For more than two decades, Atul Shah perched on the high pedestal of the regional retail business having built eastern Africa’s biggest supermarket chain, Nakumatt.
The Financial Times in 2010 even named the Nakumatt CEO as one of the top 50 influential businessmen in the world, alongside Equity Bank’s
James Mwangi and Nigeria’s leading industrialist Aliko Dangote.
But to Nakumatt’s suppliers, bankers and creditors, people whose businesses fed off the retailer’s runaway success, Mr Shah is now the cause of their sleepless nights.
The retail chain’s implosion has left it unable to service its debts. As the Nakumatt empire diminishes, the 56-year-old entrepreneur has remained in the shadows, never uttering a word in response to the piercing and unrelenting media coverage of the business’ miseries.
This stance is deliberate, Mr Shah said in an interview at his Ukay Centre office in Westlands, Nairobi.
“We have been bashed unrelentingly. I have chosen not to defend the truth or criticise lies being passed around. If I did so, people would still come up with new conspiracy theories,” he said.
At its peak, Nakumatt had 63 stores across the region — Kenya (45), Uganda (nine), Rwanda (three) and Tanzania (six) — with the retailer’s management estimating its worth at Sh40.7 billion.
Today, the regional branch count has nearly halved to 34, with 27 stores in Kenya, three in Rwanda and four in Tanzania. Most of these open branches are mere empty shells.
Nakumatt has shed over 1,500 jobs, reducing its staff count to about 2,500. Numerous court cases have piled against the retailer.
But what exactly yanked the wheels off the Nakumatt juggernaut, causing it to run aground? Mr Shah is quite clear on this: the business expanded too fast on borrowed funds; everything was fine until it was not.
According to Mr Shah, the clouds started gathering when Imperial Bank was placed under receivership in October 2015 and grew heavier when Chase Bank suffered a similar fate six months later.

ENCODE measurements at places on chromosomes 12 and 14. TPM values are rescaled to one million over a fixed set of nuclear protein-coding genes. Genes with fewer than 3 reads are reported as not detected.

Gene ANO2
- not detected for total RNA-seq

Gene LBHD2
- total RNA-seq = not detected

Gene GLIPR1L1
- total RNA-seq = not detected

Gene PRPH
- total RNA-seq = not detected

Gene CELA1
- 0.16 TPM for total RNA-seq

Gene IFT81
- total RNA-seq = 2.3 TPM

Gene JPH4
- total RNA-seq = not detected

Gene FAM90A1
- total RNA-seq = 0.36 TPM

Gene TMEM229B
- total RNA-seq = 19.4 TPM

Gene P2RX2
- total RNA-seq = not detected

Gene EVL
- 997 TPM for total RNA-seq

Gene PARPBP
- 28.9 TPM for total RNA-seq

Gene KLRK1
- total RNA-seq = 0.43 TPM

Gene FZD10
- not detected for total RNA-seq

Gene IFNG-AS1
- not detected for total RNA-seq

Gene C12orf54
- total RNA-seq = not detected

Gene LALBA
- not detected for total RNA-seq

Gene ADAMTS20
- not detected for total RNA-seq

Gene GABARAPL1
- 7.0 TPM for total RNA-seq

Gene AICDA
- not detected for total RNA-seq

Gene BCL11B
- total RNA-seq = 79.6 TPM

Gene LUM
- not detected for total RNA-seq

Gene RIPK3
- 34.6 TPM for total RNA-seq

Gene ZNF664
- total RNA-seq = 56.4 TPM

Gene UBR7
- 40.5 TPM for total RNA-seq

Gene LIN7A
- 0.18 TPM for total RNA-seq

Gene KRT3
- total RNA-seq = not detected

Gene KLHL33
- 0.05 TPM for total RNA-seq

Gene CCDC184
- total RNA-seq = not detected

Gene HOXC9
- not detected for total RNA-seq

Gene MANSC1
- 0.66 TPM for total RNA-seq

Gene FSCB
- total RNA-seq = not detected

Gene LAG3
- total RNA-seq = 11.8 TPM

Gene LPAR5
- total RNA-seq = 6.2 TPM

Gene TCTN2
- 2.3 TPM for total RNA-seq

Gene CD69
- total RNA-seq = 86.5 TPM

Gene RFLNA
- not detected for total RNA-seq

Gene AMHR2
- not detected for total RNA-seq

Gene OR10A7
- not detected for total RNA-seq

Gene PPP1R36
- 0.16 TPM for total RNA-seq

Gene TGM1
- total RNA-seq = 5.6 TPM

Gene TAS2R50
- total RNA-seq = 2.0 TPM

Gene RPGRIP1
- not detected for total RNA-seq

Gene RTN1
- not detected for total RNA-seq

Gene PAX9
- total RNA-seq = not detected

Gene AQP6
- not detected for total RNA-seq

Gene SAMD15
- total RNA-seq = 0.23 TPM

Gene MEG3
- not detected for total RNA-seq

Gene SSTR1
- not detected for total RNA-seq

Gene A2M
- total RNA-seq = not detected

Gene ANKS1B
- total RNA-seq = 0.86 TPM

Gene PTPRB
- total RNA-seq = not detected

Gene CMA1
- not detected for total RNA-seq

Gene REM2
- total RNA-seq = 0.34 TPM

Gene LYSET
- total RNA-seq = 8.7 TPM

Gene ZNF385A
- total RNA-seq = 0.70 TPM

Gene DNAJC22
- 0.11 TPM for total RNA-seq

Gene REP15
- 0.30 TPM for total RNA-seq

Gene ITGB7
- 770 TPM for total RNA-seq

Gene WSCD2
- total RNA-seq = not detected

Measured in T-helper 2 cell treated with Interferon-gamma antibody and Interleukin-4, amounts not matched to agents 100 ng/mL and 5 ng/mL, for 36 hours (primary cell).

A credit crunch resulting from the enactment of the interest rate capping law in October 2016 made it a perfect storm.
“The Nakumatt engine relied heavily on bank loans to roar on. For a long time, things were fine; we would repay the loans and readily get some more,” said Mr Shah, adding that each branch cost about Sh100 million to open.
“When the two banks collapsed, and the new law took effect, money dried up. Despite repaying our loans, nobody was willing to finance us. The cycle stopped abruptly; Nakumatt’s fuel was no longer available.”
When asked about the exact amount of money the business owes its suppliers and bankers, Mr Shah sidesteps the question, stating that “what matters is that it is a liability.”
The retailer is said to be in the red by between Sh30 billion and Sh40 billion.
To jumpstart its stalled engine, Nakumatt went shopping for an investor who was supposed get a slice of the distressed business with a cash injection of around Sh5 billion. This deal aborted and Haku, as Mr Shah is fondly referred to by his close friends and family, is not forthcoming with the reason.
“It just did not happen,” he said with a blank face.
The next question is what impact Harun Mwau’s divestiture had on the business.
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